Subject: Epoxy Repairs
Date: Wed, 17 Jun 1998

Just bought a 36' Trojan that needs some serious work done on the deck and cabin. The deck is plywood covered with canvas as is the exterior of the cabin. The deck has some soft spots and the lower half of the cabin is rotted to the point that I can push my finger through the side of the cabin in some locations.

Plan of action was to remove the deck and replace with new plywood and cover it with epoxy and fiberglass. After reading your web site I am wondering if I can just remove the canvas, clean up the old plywood, seal it with your epoxy and install new plywood over the old deck. I would then apply epoxy and fiberglass to the new deck.

I was going to replace the cabin sides with new wood but now I am wondering if I can fortify the old wood with your epoxy and then laminate fiberglass to the cabin sides. The hull is fiberglass and in good condition as is the machinery. This should be a good boat once the rot problem has been dealt with.

I will be looking forward to your suggestions on your web site.

Thanks in advance.

You have a bit of a project ahead, don't you?

This is the kind of project where everything will depend on what you're looking at -- how bad is it, REALLY? Epoxies and patience can do some wonderful things, but sometimes you just have to replace wood.

First, you need to get the boat out of the weather. It needs to be dry. Nothing you are going to do can be done satisfactorily if the boat is subject to rain.

Secondly, you need to tear things apart. Can your decks be salvaged with Clear Penetrating Epoxy Sealer (CPES), Tropical Hardwood Epoxy Adhesive, Layup & Laminating Resin, and new plywood and fiberglas cloth? Maybe. What are the frames and supports like under the deck? Are they rotted? If so, how bad? Can they be repaired with epoxy or must they be replaced? You can't know this until you tear things up and look.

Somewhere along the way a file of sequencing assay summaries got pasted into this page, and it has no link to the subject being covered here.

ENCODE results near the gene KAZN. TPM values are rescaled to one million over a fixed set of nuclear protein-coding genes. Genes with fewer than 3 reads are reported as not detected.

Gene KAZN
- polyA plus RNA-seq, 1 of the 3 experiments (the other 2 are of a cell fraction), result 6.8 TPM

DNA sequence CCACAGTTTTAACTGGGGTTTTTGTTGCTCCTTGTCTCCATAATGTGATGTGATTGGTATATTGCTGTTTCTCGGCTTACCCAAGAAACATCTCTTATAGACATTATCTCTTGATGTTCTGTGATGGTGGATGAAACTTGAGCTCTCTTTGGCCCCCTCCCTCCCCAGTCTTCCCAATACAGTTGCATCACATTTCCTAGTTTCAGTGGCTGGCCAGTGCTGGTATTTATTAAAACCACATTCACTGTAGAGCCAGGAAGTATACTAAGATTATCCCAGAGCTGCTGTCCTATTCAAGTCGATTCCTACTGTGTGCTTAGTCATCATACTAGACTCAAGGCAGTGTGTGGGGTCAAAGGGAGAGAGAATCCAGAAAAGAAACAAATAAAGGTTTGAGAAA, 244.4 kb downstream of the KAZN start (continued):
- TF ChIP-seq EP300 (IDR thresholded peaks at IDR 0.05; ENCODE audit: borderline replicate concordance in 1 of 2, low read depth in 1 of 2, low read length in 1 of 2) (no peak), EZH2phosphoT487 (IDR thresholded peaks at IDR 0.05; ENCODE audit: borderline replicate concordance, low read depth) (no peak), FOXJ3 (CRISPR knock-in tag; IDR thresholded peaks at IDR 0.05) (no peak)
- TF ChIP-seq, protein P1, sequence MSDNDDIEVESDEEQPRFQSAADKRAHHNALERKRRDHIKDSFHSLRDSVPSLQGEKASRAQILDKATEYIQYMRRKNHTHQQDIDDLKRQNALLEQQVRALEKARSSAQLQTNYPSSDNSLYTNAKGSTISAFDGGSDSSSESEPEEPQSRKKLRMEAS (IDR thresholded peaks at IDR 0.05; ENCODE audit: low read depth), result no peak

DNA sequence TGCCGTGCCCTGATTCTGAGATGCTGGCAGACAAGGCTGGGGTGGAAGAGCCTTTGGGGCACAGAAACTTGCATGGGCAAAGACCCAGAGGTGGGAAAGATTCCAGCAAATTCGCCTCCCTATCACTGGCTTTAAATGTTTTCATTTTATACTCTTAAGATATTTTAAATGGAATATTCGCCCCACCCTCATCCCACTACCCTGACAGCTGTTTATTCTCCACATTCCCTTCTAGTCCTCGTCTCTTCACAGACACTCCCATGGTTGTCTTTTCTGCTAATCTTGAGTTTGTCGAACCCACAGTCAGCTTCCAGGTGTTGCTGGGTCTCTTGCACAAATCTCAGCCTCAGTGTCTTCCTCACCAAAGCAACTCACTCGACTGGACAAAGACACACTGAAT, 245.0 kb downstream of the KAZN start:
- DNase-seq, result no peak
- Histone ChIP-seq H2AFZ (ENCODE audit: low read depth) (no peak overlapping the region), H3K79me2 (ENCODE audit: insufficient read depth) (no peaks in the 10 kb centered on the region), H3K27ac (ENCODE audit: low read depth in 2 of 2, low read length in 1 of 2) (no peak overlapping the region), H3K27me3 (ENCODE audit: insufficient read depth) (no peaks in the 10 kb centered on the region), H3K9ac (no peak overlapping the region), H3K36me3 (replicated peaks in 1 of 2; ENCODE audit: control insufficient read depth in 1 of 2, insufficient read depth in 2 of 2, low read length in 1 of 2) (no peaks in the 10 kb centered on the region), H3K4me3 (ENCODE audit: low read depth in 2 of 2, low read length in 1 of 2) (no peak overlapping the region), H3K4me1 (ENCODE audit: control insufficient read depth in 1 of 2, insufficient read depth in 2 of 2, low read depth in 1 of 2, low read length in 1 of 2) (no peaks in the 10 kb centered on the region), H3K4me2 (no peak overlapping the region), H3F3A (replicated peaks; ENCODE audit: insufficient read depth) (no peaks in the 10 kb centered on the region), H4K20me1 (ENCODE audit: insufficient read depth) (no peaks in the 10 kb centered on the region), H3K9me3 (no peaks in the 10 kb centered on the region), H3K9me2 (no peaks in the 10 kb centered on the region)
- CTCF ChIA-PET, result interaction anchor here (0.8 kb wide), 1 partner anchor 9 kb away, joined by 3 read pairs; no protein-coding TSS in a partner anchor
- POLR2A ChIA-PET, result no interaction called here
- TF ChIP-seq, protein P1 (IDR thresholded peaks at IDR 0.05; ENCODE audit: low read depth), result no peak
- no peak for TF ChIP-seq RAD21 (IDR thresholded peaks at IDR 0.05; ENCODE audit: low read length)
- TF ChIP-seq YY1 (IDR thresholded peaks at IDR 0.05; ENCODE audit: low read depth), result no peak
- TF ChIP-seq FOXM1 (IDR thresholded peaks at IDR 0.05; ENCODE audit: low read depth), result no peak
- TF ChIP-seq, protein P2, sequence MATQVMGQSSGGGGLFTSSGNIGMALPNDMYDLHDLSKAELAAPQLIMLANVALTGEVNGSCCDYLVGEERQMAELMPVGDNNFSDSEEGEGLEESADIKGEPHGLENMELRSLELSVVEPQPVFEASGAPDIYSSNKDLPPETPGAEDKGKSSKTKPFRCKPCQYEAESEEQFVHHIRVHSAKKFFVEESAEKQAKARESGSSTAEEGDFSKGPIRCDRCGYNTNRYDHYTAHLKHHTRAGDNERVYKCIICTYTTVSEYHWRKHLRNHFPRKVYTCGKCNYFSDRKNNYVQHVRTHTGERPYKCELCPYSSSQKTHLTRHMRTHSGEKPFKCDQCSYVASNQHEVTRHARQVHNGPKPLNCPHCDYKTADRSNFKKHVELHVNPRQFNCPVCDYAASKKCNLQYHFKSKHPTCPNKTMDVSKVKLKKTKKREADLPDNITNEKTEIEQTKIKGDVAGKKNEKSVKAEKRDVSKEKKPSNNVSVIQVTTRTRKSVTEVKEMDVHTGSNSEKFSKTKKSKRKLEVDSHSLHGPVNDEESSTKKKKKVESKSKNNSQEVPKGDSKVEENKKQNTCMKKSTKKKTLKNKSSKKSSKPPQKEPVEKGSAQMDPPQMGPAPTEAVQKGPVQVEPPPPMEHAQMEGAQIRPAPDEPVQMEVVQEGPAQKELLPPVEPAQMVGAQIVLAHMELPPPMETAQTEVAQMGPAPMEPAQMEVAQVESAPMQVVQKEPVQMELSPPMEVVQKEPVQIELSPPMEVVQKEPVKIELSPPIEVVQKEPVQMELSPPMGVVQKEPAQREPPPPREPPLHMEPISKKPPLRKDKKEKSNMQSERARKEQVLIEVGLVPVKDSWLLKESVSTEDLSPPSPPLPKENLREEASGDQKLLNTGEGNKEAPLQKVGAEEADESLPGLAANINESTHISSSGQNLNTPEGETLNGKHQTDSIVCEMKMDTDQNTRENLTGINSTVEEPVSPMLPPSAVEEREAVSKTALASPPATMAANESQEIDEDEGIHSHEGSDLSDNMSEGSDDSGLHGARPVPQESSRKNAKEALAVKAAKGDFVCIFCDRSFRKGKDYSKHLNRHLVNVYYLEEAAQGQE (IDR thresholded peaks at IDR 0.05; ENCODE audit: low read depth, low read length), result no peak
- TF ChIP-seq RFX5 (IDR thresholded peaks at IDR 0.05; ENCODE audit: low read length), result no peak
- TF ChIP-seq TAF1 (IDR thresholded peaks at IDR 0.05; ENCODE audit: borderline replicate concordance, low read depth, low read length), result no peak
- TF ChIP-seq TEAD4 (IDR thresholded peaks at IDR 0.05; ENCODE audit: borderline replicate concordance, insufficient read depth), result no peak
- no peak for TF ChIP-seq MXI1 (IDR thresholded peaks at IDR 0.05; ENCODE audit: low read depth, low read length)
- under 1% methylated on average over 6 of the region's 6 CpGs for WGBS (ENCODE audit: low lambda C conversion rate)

Your cabin sides sound very bad indeed. It's possible that with careful injection of CPES, followed by the L&L Resin, followed by glass cloth and epoxy resin they can be saved. But it might just be that new cabin sides that have been pre-treated with CPES for protection would be easier. And maybe cheaper. Epoxy products cost money.

You need also to look at anything wood that has been affixed to the hull: supports, stringers, sheer strips, etc. It's no use going to a lot of work just to cover up another problem you missed. This why I suggest you get the boat out of the water and into someplace dry. Whatever you do is going to take time.

Overall, you have to decide on how far you can go with patching and when replacement is the better choice. Your hull may be fiberglas, but it depends on the structure of the deck and transverse beams to hold it in shape. You may just be putt-putting around the Bay, but you need to remember that a sudden thunderstorm can raise a chop that will stress the hull and all structures. Think of safety.

If you want to tear things up and send me some pictures, I would be happy to give you an opinion based on what I'm looking at.



A GENERAL NOTE TO OUR READERS: This is a good example of a man contemplating the salvage of a boat as economically as possible. We have been criticized by shipwrights and surveyors for advocating the use of epoxy products for repairs they would rather see done by traditional replacement methods. But who can afford to spend that much money, far more than the boat itself will ever be worth? We did the same thing with the horn timber on our old tug (see the RottenBoat 'Zine linked to this website). Replacement would have cost upwards of $20,000.00. We repaired it with about $150.00 worth of epoxy and ancillary products and probably 80 hours of labor. Is it as good as new? Probably not. Is it good enough? We think so.

The Rot Doctor
E-mail: drrot@rotdoctor.com